Objectives: The aim of this study was to determine which combination therapy in patients with hypertension and diabetes most effectively decreases cardiovascular events.
Background: The ACCOMPLISH (Avoiding Cardiovascular Events Through COMbination Therapy in Patients Living With Systolic Hypertension) trial compared the outcomes effects of a renin-angiotensin system blocker, benazepril, combined with amlodipine (B+A) or hydrochlorothiazide (B+H). A separate analysis in diabetic patients was pre-specified.
Methods: A total of 6,946 patients with diabetes were randomized to treatment with B+A or B+H. A subgroup of 2,842 diabetic patients at very high risk (previous cardiovascular or stroke events) was also analyzed, as were 4,559 patients without diabetes. The primary end point was a composite of cardiovascular death, myocardial infarction, stroke, hospitalization for angina, resuscitated arrest, and coronary revascularization.
Results: In the full diabetes group, the mean achieved blood pressures in the B+A and B+H groups were 131.5/72.6 and 132.7/73.7 mm Hg; during 30 months, there were 307 (8.8%) and 383 (11.0%) primary events (hazard ratio [HR]: 0.79, 95% confidence interval [CI]: 0.68 to 0.92, p = 0.003). For the diabetic patients at very high risk, there were 195 (13.6%) and 244 (17.3%) primary events (HR: 0.77, 95% CI: 0.64 to 0.93, p = 0.007). In the nondiabetic patients, there were 245 (10.8%) and 296 (12.9%) primary events (HR: 0.82, 95% CI: 0.69 to 0.97, p = 0.020). In the diabetic patients, there were clear coronary benefits with B+A, including both acute clinical events (p = 0.013) and revascularizations (p = 0.024). There were no unexpected adverse events.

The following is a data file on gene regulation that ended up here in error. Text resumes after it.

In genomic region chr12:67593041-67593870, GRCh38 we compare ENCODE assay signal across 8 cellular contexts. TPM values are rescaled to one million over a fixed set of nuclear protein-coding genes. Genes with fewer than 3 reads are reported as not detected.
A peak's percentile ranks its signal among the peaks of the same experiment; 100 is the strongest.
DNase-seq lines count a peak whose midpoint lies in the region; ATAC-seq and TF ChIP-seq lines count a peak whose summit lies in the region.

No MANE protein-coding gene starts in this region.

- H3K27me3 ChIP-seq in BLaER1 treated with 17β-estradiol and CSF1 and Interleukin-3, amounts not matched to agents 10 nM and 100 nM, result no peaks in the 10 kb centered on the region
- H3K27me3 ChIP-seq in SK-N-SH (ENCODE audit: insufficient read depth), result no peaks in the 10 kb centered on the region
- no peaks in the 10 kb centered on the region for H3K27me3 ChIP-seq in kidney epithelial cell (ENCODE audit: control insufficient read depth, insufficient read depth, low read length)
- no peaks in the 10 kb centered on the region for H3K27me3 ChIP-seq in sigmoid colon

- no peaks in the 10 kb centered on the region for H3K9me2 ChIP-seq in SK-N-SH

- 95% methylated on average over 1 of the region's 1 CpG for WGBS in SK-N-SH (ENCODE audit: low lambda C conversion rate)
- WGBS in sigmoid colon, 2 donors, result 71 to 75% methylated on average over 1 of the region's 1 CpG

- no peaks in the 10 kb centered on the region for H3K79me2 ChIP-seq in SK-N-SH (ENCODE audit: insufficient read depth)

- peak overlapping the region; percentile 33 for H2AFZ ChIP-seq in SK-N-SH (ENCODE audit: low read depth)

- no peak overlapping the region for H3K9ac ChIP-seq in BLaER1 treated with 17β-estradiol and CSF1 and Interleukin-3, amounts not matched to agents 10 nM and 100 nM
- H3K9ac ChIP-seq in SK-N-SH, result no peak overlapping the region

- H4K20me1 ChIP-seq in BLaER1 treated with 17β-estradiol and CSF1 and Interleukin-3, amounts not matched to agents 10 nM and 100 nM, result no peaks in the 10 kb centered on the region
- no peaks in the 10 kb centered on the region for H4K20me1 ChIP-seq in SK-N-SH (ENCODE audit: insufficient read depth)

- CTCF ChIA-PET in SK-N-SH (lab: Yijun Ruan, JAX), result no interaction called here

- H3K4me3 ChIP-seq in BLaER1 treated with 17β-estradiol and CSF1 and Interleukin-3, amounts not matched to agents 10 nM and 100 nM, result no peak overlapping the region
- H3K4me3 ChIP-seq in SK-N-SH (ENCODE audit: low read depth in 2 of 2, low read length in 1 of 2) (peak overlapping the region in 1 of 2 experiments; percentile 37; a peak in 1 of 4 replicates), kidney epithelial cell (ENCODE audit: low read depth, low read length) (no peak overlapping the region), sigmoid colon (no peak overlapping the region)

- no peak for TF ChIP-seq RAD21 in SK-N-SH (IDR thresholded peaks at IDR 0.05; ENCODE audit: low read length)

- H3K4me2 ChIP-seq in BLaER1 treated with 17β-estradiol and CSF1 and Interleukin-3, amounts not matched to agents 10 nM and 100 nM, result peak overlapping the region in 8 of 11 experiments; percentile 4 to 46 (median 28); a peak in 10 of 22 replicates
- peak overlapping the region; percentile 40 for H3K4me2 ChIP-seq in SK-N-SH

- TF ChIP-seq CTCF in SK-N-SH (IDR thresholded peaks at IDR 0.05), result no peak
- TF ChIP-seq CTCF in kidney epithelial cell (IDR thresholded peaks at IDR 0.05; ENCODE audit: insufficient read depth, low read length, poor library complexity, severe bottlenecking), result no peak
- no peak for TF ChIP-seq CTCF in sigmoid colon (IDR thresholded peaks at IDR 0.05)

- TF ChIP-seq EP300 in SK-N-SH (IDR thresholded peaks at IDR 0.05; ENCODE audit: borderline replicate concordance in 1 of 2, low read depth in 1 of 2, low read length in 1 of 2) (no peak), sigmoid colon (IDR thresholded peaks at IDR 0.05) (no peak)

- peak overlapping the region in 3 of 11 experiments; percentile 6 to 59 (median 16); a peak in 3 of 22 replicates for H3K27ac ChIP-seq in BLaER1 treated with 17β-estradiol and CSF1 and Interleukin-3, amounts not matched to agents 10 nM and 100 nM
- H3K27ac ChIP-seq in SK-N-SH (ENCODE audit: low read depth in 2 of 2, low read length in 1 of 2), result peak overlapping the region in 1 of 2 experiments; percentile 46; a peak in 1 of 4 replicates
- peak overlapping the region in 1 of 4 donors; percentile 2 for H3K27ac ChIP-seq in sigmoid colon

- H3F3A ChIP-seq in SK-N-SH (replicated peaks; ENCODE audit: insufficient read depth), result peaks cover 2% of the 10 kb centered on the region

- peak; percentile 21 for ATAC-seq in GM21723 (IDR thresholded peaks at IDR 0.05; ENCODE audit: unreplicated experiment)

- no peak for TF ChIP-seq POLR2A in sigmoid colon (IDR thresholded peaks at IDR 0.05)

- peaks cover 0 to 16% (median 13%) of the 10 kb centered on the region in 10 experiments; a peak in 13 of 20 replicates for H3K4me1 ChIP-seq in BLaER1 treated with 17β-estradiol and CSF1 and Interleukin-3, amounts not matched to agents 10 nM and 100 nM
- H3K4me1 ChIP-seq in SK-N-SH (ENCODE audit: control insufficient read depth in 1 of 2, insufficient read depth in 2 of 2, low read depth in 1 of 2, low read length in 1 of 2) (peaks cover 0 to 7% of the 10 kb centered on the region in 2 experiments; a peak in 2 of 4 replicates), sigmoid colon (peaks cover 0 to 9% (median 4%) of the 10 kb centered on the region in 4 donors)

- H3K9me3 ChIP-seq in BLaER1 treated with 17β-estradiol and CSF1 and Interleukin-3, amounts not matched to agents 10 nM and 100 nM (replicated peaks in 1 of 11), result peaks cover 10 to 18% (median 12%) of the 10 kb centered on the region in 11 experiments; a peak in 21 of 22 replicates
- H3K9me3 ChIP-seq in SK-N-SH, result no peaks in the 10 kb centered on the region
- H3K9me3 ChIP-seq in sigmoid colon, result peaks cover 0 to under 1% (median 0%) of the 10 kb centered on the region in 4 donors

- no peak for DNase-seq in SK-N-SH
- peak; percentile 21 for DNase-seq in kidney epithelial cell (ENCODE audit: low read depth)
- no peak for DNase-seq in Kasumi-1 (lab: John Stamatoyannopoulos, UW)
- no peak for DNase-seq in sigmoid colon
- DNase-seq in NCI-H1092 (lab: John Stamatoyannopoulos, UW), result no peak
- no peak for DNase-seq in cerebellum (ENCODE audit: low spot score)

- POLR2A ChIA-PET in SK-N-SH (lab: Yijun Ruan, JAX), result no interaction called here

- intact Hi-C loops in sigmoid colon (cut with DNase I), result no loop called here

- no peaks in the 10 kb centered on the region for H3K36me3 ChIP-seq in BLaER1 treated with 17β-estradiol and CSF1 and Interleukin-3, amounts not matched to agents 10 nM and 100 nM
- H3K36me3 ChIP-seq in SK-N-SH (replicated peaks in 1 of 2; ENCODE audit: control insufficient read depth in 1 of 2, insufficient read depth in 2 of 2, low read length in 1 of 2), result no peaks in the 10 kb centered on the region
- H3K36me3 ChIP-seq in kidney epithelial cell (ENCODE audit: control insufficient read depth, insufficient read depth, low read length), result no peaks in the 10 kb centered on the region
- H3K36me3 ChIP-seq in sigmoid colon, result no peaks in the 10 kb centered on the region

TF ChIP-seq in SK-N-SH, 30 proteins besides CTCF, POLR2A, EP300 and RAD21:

Conclusions: In patients with diabetes and hypertension, combining a renin-angiotensin system blocker with amlodipine, compared with hydrochlorothiazide, was superior in reducing cardiovascular events and could influence future management of hypertension in patients with diabetes. (Avoiding Cardiovascular Events Through COMbination Therapy in Patients Living With Systolic Hypertension [ACCOMPLISH]; NCT00170950).
Copyright (c) 2010 American College of Cardiology Foundation. Published by Elsevier Inc. All rights reserved.